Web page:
Inside the Collection

What a whiz: Innovative designs that changed work in the home – washing

Photograph of Toy clothes wringer
85/885 Toy wringer, USA, c 1900. Collection: Powerhouse Museum

The life of women changed significantly with domestic design innovations of the 1950s and 60s, with access to time- saving devices like washing machines. With the advent of washing machines, fridges, kitchen whiz’s and hills hoist to name a few, the lives of housewives of the 60s was vastly different to their mothers.

Washing was the worst household task and using a wringer like the one pictured above, was one part of the laborious steps in the process of washing clothes and linen.  It was also the task that had the least innovation and mechanisation in the 1800s and early 1900s. A range of ingenious devices were offered to alleviate the burden of cooking and sewing it was only with the spread of electric washing machine ownership that the work involved in ‘doing the wash’ change significantly. Even then traditions like washing on Monday, after Sunday the day deemed for rest, continued.

Photograph of Posser, laundry
85/361 Posser, laundry, wood, Australia, late 19th century-early 20th century. Collection: Powerhouse Museum.

Well into the 1950s, most Australian women washed by hand. Doing a family’s washing involved a complex process of heating water, soaking clothes, agitating them with a posser, scrubbing them on a board, rinsing and pushing them through a wringer. The clothes line was commonly a wire strung between two poles, propped up with another piece of wood. For many the frustrations of wash day were compounded when the pole fell over or the line broke, pitching clean clothes into the mud. This wringer which attached to the side of the tub and was turned by hand is a reminder of the hard work involved in keeping a family clean.

Photograph of Toy Hills Hoist "Mini-Hoist" rotary clothes line
87/664 Toy Hills Hoist “Mini-Hoist” rotary clothes line, made by Hills Hoists Ltd, [Adelaide, South Australia], Australia, 1956-1959. Collection Powerhouse Museum
Toys have been used not only for play but to teach children about their future roles. Within the collection we have many domestically orientated toys for young girls and like wise cars, garages and equipment for young boys.

‘This is a toy version of the Hills Hoist rotary clothes line and marketed as the “Mini-Hoist” between 1956 and 1959. The full-size Hills Hoist was launched in 1946 in Adelaide, South Australia, and designed by Lance Hill. The toy was made so that little girls could hang out their dolls’ clothes on a washing line just like their mothers. It stands only 2 feet (61 cm) high and was made by the manufacturer of the full-size clothes lines, Hills Hoist Ltd. The Hills Hoist became Australia’s most successful wind-powered rotary clothes drier. The significant design element of the Hills Hoist were that four arms which rotated to give easy access to all areas of the line instead of walking up the down to peg out washing. The arms could be raised after the washing had been hung out keeping it clear of children and pets. The length of the wires outer was long enough for a double bed sheet. A full load of washing could catch the breeze and rotate, which increased its dying speed’.1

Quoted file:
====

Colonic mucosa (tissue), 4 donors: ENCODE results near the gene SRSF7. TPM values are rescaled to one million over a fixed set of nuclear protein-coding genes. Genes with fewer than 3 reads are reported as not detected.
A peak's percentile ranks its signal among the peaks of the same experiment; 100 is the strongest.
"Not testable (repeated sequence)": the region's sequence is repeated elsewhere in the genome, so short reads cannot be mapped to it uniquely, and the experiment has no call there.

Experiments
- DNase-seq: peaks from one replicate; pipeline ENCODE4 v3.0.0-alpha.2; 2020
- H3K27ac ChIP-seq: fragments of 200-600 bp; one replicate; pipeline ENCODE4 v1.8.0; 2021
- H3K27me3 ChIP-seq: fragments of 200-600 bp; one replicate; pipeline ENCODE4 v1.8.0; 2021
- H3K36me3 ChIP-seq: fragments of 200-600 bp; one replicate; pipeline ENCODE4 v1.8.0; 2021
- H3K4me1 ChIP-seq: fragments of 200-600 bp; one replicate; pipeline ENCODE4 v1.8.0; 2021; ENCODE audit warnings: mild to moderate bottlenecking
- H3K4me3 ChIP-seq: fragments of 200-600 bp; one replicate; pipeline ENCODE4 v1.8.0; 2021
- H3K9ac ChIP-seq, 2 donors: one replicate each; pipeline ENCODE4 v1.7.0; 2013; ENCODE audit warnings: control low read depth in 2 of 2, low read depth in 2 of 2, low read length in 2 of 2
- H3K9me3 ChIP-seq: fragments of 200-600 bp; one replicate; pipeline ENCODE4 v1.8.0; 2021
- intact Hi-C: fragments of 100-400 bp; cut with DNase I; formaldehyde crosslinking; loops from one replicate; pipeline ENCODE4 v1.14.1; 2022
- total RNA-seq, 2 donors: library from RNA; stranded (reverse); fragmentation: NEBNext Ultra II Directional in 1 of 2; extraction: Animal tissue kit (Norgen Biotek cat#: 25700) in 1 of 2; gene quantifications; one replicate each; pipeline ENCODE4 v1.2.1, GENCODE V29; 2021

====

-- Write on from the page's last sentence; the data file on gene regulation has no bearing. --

Photograph of Float and costumes
2004/2/18 Float and costumes (4), ‘Granny Smith’, mixed media, designed by David Waller, used at ‘Journey of a Nation’ Centenary of Federation parade, made in Australia, 2000. Collection: Powerhouse Museum

The hills hoist has become a ubiquitous part of the Australian suburban landscape and so much a part of our visual referencing that it has been interpreted ironically by artist and used in national celebrations. Like the Federation parade and the Sydney Olympic Games. The Musuem also holds a hills hoist costume, one of several that featured in the Closing Ceremony of the Sydney Olympic Games. It was harnessed to a performer balancing on stilts and was animated by a brief pyrotechnics display, with sparks spraying from the corners of the hoist and showering down around the performer. Designed by John King, it featured in the segment, `Let’s Party’, during Vanessa Amorosi’s performance of, `Absolutely Everybody’.

1. 87/664 Statement of significance by Margaret Simpson, transport curator.

Written byAnni Turnbull, curator design and society.

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